Monday, February 16, 2009

Nasty Post V: The Manufacture Of Fear

Much of this is familiar to those of you who remember the events unfolding after the massacres of 9/11/2001. What you do to create a PTSD in all viewers is something like was done then: Keep showing the people plummeting to their deaths over and over again.

And the result was an almost whole country with a mental condition not unlike PTSD. Just think of Christopher Hitchens and how his writings changed to see what I mean.

This links to the way airplane crashes receive an odd treatment in the press. The focus is on the almost death-porn way of covering the accidents, on the grief of the relatives of the victims and on these mumbo-jumbo type stories:

Local family planned to be on flight 3407

Passenger Missed Connection to Doomed Continental Flight 3407 That Killed 50
Paul Twaragowski: 'For Whatever Reason, I Wasn't Meant to Be on There'

You do realize that every day we all make choices that end up leaving us alive at the end of the day? That random horrible events might have happened to us today? I could have crossed some other street today than the one I did, I could have been hit by a car that might have been there. The roof could have collapsed on me.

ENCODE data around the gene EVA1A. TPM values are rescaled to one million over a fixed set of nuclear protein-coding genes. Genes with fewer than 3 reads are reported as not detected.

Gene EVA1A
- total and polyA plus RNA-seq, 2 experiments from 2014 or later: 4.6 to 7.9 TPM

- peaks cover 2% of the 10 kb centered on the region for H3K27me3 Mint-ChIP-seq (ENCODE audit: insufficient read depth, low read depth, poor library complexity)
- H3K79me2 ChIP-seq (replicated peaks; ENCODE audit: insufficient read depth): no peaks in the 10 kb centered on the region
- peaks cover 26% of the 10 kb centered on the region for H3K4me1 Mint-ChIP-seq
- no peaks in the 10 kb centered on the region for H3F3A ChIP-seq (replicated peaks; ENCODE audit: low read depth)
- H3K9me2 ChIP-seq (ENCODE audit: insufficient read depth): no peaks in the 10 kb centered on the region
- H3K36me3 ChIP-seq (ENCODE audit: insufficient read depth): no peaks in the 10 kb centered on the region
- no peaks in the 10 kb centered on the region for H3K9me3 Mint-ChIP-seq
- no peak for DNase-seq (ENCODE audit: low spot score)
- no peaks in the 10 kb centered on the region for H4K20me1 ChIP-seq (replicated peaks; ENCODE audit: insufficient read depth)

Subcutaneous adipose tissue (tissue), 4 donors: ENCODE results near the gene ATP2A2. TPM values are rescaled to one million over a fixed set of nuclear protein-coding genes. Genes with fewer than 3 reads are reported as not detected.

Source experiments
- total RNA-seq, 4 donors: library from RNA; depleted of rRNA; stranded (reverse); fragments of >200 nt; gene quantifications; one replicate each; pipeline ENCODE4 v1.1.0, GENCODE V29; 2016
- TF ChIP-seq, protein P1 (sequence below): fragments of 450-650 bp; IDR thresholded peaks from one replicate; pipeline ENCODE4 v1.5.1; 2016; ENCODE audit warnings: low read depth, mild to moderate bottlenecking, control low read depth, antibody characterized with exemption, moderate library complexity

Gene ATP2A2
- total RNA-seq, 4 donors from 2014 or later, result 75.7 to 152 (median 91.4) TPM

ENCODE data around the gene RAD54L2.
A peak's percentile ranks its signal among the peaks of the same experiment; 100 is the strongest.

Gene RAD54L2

I also have missed quite a few connecting flights in my life. It's true that none of them crashed later, but they could have.

Sigh. I'm not quite as grumpy as this. But I'm angry at the journalists going for the lowest common denominator or the largest possible sales, for not only approving the illogical reactions of their audiences but for amplifying and perpetuating them. For manufacturing fear.

Sure, we humans want to feel more in control of our lives than we actually are, and there's something mesmerizing about a large accident, some odd need in us not to look away, some belief that by studying its horrors that kind of an accident will never happen to us.

But much of the coverage doesn't give us more facts. It strengthens our biases to be especially afraid of certain risks only and not others, even if the latter actually are objectively more serious ones. Note that we don't get these write-ups about car accident deaths, even though those are many and kill loads of people every year. They are not large enough, as single accidents (except for a few bus accidents), and in any case we are somehow used to the risk of death on the roads. But in the air! That's a totally different matter.